In past years, at the Christmas season, I have written about my visits to the Church of the Nativity in Manager Square and about my efforts to follow (by car) the route that Mary and Joseph must have taken during their journey from Nazareth to Bethlehem. Today I will describe my visits to the churches that purportedly mark the spot where “shepherds were abiding in the fields,” where the magi (aka wise men) rested after visiting the new born babe and where Mary and Joseph, fleeing with their newborn, stopped to rest on their way to Egypt so that they might escape the cruelty of King Herod.
First, some background. Of the 27 books that comprise the New Testament, only Matthew and Luke contain any reference to the birth of Jesus. Both of these Gospels present Jesus as having been the son of Mary and Joseph, having been born during the reign of Herod the Great, and having subsequently grown up in Nazareth. Beyond this basic information, however, there are some slight differences in the two accounts. These, no doubt, result from the writers having used different traditions in the composition of their respective narratives. While these differences are not at all contradictory to one another, they do shed a bit more light upon our understanding of the birth of Jesus.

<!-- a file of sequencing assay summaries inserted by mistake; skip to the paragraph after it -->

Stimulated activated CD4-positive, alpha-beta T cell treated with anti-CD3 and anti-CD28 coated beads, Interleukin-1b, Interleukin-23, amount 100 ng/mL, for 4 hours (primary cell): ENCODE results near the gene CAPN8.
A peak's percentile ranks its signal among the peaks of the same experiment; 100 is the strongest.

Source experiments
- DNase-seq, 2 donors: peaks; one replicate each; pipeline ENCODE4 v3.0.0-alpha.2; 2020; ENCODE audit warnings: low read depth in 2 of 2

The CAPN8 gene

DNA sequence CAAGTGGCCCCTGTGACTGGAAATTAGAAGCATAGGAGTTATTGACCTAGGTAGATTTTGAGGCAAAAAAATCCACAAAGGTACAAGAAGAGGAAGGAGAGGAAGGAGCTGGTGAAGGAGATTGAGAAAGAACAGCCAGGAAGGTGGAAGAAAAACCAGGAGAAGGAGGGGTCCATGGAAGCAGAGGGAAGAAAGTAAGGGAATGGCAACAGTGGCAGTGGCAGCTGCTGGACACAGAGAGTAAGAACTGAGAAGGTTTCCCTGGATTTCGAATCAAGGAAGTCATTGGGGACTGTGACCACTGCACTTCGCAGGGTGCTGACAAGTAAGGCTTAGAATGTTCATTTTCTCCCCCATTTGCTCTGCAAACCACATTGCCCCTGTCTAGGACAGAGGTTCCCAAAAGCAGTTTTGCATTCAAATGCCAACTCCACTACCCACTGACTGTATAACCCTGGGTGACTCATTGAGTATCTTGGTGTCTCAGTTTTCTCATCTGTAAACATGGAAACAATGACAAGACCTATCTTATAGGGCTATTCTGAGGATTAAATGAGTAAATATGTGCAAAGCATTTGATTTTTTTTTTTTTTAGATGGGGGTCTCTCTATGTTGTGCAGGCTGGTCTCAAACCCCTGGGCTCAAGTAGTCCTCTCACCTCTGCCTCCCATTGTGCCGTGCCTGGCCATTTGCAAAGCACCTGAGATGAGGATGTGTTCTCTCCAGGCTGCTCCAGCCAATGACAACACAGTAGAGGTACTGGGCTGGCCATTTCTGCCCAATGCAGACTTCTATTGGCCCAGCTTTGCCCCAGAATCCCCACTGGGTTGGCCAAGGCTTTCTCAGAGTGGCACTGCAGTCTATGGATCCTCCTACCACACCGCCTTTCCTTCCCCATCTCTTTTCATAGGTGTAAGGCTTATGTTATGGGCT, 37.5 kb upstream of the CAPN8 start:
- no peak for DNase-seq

What are these differences? Both accounts present a rather detailed family tree. Matthew traces Jesus’s roots all the way to Abraham, emphasizing his role as the Jewish Messiah. Luke, on the other hand, traces Jesus’s lineage to Adam, emphasizing the universal importance of his life. Luke mentions a manger (a feeding trough for animals) suggesting perhaps a stable or even a cave as the place of Jesus’s birth while Matthew indicates that those who came to visit the Christ child “entered the house” where he lived. Luke describes the shepherds who visited the Christ child while Matthew recounts the visit of the magi who arrive bearing gifts. Matthew further adds an episode in this young child’s life: his family’s journey to Egypt.
So the places we visit today, as the Christmas season approaches, are the churches that commemorate these threads of the story: the shepherds out in the fields, the magi bearing gifts and the journey of Mary and Joseph and their first-born to Egypt.